Easy Grid Quilting

I did a small bit of machine quilting today, and I thought I’d share some quick tips to make machine guided grid quilting easier. I’m making a small background quilt to display Inchies, so all I needed was some straight line quilting to hold the layers together and create some visual interest.

Clover Hera MarkerOn a small quilt sandwich with unpieced bali fabrics on both sides and Hobbs 80/20 Black batting in the middle, I used a ruler and a hera marker to mark the straight quilting lines on the sandwich. A hera marker is simply a piece of plastic with a nicely tapered, curved edge which, when pressed on the fabric, compresses the fibers and leaves a mark that is fairly easy to see. Note that this particular model by Clover is the one I’ve had the best luck with; the others that I’ve tried have been made of softer plastic and didn’t make as nice a mark.

I marked the lines on the quilt sandwich in one direction only, meaning all the lines that are parallel to each other in an up and down direction. If you mark all the grid lines in both directions before you start quilting, you may find that when you mark the second set of lines across the first, the first set of lines will have little waves or points where the second set crosses them, and it will be difficult to quilt straight lines later.

When I’m quilting a grid, whether it’s big or small, I always start with a line of quilting close to the center of the quilt or space, and then work outward to the right and left. I always begin quilting at the top of the piece or area, and quilt toward the bottom, which means rolling up the bulk of the quilt to fit under the machine head when working on the left side. Even with a walking foot or IDT/dual feed, the layers of a quilt sandwich will shift; it’s just a fact of life.

Starting each line of quilting at the top will prevent diagonal wrinkles from forming on the quilt top or back from stitching lines in both directions. Remember this “top-to-bottom” stitching technique the next time you’re putting down stitch in the ditch between rows and blocks on a large quilt, too, as the same idea applies and the same diagonal wrinkles can happen, just on a larger scale.

Once the first set of gridlines was quilted, I marked the second set perpendicular to the first. The second set of quilting lines needs a bit more attention to detail than the first. When you start adding quilting lines that cross other lines, you can run into trouble when the fabric starts shifting. As you come up to a previous line of quilting, you may find that the top fabric of the quilt sandwich starts to form a little hill, which will become a pleat if you keep sewing.

Fabric pleating at quilting line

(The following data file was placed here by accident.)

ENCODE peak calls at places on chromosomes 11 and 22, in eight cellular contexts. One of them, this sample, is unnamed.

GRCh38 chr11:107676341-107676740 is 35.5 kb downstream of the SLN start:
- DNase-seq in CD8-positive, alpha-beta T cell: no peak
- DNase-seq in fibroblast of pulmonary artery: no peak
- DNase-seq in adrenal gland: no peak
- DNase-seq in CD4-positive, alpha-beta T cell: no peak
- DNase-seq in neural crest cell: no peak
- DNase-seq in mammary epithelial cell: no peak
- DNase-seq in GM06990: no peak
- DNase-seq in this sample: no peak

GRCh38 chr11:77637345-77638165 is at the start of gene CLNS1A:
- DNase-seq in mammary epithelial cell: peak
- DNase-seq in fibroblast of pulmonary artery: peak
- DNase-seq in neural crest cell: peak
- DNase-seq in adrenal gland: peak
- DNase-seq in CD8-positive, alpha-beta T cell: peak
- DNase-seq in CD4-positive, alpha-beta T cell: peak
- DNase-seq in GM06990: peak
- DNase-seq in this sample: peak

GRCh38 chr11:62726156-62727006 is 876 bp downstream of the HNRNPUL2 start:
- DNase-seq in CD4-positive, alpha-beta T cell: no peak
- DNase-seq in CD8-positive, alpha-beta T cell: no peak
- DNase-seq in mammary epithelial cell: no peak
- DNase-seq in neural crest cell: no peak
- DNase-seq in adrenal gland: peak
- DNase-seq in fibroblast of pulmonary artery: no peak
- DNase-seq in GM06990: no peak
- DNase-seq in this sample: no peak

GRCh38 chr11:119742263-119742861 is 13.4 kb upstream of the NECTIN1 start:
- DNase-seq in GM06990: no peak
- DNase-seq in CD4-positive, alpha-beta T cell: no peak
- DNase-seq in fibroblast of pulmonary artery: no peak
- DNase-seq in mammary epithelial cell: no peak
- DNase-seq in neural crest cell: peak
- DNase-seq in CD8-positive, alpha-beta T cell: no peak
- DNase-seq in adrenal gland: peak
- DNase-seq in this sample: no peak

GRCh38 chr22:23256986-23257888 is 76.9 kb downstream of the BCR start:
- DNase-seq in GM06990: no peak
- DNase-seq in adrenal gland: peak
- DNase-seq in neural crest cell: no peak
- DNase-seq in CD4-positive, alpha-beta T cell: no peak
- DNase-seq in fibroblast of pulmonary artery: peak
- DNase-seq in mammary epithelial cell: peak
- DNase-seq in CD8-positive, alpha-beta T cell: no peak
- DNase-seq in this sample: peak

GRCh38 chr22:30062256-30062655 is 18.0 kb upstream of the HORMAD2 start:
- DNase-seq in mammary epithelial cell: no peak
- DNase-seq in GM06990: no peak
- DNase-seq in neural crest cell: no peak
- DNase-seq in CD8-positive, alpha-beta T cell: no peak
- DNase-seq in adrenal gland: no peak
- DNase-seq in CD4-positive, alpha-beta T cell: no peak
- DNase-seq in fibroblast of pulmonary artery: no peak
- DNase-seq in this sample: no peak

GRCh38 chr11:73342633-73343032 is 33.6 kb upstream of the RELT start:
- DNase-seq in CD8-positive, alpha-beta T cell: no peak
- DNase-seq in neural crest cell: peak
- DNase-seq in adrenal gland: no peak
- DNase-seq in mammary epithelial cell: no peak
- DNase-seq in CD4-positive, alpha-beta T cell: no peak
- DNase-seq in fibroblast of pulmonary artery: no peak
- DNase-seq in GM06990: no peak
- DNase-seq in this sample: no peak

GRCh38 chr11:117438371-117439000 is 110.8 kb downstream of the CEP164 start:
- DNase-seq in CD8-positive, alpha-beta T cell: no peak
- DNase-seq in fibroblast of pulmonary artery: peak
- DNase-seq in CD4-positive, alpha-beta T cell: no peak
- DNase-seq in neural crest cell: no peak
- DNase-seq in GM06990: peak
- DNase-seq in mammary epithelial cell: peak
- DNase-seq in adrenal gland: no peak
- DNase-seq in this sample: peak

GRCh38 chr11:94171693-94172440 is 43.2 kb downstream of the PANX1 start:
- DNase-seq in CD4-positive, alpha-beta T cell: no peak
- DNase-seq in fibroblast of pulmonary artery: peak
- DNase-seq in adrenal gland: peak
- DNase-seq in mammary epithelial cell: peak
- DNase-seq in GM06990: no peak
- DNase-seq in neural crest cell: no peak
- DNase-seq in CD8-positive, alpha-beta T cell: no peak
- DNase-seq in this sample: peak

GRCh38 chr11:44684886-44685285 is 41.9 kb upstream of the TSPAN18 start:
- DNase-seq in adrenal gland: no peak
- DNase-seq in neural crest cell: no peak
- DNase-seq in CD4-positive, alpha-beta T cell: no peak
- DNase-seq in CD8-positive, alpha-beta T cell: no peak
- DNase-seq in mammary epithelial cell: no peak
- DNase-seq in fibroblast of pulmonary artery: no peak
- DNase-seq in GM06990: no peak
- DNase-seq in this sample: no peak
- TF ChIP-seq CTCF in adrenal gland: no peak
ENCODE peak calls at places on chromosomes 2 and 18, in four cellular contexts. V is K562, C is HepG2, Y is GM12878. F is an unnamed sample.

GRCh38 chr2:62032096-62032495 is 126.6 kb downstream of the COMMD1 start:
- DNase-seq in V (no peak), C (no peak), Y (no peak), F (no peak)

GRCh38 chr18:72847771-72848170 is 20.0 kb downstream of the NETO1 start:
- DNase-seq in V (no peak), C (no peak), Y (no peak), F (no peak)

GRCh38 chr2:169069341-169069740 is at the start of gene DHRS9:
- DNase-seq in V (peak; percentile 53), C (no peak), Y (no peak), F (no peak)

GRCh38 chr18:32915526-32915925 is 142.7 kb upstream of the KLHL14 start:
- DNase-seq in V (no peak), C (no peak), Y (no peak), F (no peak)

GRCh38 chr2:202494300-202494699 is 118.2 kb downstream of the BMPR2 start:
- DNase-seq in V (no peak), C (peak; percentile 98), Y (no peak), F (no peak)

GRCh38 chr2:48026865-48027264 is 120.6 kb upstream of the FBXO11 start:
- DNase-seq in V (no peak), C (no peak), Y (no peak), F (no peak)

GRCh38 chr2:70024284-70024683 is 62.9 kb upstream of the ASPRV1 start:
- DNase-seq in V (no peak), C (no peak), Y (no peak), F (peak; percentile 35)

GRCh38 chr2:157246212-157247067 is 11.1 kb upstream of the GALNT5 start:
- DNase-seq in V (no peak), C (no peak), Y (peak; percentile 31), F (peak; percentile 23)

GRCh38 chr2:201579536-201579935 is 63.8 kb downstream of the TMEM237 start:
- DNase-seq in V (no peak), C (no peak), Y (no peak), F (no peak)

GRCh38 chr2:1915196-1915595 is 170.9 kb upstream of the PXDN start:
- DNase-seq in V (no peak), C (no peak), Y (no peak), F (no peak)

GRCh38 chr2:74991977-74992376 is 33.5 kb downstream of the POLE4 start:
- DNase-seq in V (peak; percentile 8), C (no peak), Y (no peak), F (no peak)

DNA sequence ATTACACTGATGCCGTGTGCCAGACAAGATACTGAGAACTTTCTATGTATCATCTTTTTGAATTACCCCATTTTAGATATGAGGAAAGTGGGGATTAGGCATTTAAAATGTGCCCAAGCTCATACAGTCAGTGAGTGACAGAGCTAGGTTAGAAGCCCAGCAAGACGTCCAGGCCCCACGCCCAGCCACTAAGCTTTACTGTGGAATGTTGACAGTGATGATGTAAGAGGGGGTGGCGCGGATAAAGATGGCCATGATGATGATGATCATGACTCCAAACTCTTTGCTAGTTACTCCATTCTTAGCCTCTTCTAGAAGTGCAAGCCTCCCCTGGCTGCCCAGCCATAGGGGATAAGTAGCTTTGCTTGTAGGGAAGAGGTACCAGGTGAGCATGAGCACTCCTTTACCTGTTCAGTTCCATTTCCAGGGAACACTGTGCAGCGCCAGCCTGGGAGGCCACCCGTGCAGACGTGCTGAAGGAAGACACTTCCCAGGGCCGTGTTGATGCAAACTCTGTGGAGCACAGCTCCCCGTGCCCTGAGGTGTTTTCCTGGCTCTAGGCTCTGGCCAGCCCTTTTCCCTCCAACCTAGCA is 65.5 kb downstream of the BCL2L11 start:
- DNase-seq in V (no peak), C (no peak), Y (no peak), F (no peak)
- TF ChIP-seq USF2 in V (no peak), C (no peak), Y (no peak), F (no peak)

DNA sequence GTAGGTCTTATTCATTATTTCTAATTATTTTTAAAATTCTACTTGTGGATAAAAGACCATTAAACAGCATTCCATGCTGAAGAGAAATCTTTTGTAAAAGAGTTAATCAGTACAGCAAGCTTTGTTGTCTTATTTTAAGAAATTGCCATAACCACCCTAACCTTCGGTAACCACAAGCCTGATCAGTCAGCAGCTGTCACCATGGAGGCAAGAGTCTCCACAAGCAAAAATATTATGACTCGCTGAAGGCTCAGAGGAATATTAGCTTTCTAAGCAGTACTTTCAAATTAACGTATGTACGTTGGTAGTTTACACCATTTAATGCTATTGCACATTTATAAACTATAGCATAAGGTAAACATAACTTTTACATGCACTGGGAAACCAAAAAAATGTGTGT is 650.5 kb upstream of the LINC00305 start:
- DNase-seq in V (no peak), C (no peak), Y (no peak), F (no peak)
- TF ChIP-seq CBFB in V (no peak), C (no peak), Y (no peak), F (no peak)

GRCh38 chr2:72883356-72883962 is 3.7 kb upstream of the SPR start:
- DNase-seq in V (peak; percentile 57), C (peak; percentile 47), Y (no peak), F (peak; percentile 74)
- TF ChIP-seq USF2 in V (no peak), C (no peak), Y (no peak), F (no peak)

The solution is to slow down and pay special attention in this area. You can use your fingers on the top of the quilt to gently nudge the top fabric toward the presser foot, essentially forcing the top fabric to feed more quickly into the machine to reverse the negative pushing effect that the presser foot is having on the quilt sandwich. Not just for grids, this little nudging technique is infinitely useful whenever I do any kind of machine guided quilting with a walking foot or IDT/dual feed.

Nudging the top fabric

A few simple techniques made quick work of this little display quilt, so stay tuned for pics!

Pressing Style

When Paula talked about her homemade Big Board topper, I told ITMan that he might have to help me make one. BUT, I did have some reservations about the whole thing, since my old German wooden board is kind of tiny and I was worried that the whole thing would be unstable, not to mention that I could probably wait for a really long time before ITMan would get to it in the first place.

Anyway, I scrapped the idea when we moved. The owner left her board here for us to use if we wanted it, and it was a really wonderful specimen from Leifheit that had an attached iron rest and even a power socket on the board itself. I went on the hunt for an even bigger, better model, and found the perfect thing. It’s big, it’s beautiful, and far and away the most stylish ironing board I’ve ever owned: the Leifheit Dressfix Plus.

Here she is in all her plaid-covered glory, next to the old board:

The new Leifheit board

Notice that instead of a standard shape, it tapers asymmetrically so that there is a longer straight edge, perfect for pressing yardage or quilt tops. There’s also a movable iron rest with an attached power socket and cord minder. The iron plugs into the rest, and the rest plugs into the wall, which leaves more cord length available to travel with ease over the wide open spaces of the board.

Movable iron rest

To add to the list of lovely features, this baby is a mile high. I’m tall, and I was always bending over the other board to get up close and personal with intricate pressing tasks. The new board saves my back because it’s about eight inches taller than the old one! At the highest setting it’s right at low waist level for me, which is perfect.

The mile-high board

Seemingly well made, it should last quite a while, if not forever. I told ITMan that when he (predictably) asked “And how much was that thing?!?” It’s all in the name of comfort and functionality, my dear. 🙂

Piping Hot Binding tool–I like it!

Piping Hot Binding tool and bookI purchased this Piping Hot Binding tool and book on my last trip to the States (I think), intending to use it to put piping on the edge of The Misery Quilt when the time comes. I finally used it last week on a smaller quilt for a bit of practice before just diving in on a show quilt.

The directions are very thorough and straightforward, though obviously the method adds a bit more time to the binding process since you have to make the piping and then apply it before putting the binding on. I used my Pfaff 2056 to make the piping and bind the quilt since it has the dual feed, and I figured it would be way easier to find a Pfaff foot to use to make the piping because I have a much better selection of Pfaff feet around.